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DHIS2 for One Health

DHIS2 provides a platform for cross-sectoral collaboration from communities to national and global levels, supporting a unified approach to improving the health of people, animals and the environment. Bringing data together across sectors and sources advances One Health approaches. Making these data accessible in DHIS2 helps governments, partners and communities to address key issues like emerging infectious diseases and zoonoses, antimicrobial resistance, food security, and climate change.

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    What is One Health?

    One Health is an integrated approach to balance and optimize the health of people, animals and ecosystems in a sustainable way (WHO). Recognizing that the health of humans, animals, plants, and the wider environment are closely linked and interdependent, One Health emphasizes cross-sectoral collaboration at all levels to protect our ecosystems and address health challenges like the emergence of infectious diseases, antimicrobial resistance, and food safety.

    DHIS2 for animal health surveillance & zoonoses

    An estimated 60% of emerging infectious diseases originate in animals, both domestic and wildlife (WHO, 2023). The high risk of zoonotic spillover into human populations demands close collaboration, communication and coordination between animal and public health sectors.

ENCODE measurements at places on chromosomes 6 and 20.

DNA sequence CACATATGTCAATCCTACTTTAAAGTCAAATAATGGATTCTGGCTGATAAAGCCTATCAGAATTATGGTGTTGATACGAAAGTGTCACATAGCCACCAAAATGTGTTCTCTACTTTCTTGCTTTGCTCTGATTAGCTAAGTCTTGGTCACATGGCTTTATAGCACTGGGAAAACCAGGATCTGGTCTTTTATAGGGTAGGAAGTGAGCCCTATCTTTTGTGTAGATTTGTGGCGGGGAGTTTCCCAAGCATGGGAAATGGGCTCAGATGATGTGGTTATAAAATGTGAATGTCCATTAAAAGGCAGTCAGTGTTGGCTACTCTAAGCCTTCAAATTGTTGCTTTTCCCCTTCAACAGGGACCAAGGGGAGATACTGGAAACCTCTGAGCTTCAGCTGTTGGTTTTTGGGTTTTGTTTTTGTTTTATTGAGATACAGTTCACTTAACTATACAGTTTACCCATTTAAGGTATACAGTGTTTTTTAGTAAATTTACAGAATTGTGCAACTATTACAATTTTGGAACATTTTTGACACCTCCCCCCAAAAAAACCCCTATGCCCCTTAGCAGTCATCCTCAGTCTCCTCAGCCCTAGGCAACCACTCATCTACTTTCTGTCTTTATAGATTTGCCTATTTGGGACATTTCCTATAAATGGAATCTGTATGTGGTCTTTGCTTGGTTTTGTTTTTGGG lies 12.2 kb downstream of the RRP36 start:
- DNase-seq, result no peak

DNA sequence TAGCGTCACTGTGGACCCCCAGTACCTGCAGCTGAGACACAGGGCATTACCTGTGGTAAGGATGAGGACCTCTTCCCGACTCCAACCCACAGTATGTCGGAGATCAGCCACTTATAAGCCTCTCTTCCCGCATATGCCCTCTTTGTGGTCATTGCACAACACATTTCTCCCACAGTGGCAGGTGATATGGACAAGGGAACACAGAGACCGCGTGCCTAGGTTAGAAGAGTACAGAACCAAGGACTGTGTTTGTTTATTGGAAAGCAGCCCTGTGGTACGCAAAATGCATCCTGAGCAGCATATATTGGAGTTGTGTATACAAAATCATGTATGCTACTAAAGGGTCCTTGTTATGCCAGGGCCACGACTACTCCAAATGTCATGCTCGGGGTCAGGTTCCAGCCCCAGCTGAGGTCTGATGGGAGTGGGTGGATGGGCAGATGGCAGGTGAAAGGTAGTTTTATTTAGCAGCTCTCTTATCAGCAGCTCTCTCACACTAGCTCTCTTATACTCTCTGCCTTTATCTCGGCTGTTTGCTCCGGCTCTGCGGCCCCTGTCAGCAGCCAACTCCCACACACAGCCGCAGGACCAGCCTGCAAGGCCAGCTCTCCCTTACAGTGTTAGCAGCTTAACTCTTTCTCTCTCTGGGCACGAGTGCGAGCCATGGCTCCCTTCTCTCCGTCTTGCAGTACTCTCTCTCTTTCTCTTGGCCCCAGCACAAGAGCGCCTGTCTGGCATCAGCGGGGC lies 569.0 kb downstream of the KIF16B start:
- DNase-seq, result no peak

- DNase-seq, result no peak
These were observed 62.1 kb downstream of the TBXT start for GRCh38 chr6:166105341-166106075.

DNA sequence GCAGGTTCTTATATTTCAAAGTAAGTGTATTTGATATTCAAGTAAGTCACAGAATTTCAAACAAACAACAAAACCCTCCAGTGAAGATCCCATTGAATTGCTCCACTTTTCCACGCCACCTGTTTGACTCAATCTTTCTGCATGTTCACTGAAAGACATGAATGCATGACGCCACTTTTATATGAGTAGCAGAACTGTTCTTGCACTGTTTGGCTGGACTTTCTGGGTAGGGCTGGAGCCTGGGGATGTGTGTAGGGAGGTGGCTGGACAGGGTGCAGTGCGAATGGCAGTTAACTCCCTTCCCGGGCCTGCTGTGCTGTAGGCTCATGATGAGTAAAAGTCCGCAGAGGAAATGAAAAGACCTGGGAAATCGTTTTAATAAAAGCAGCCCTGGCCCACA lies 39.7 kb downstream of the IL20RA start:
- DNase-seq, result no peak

The DHIS2 Animal Health toolkit is designed for implementation by Ministries of Agriculture & Livestock to improve routine, systematic surveillance in animal populations, thanks to catalytic support from CDC’s Center for Global Health. The DHIS2 tracker program for animal health reporting is aligned to FAO recommended metadata for early warning. The system can operate as an independent surveillance platform for Ministries of Livestock and actors working in veterinary and animal health; or it can be integrated into a DHIS2 platform alongside public health surveillance data. Because DHIS2 is already used as a national surveillance platform by Ministries of Health in 45+ countries, the new toolkit for animal health helps to accelerate progress in new sectors leveraging existing national infrastructure and DHIS2 capacity.

    Explore the Toolkit

    Country story: Zanzibar

    Veterinarians, para-veterinarians, district animal health workers and community members in Zanzibar use the DHIS2 mobile application to report unusual events, which can then be triaged, investigated and verified at higher levels.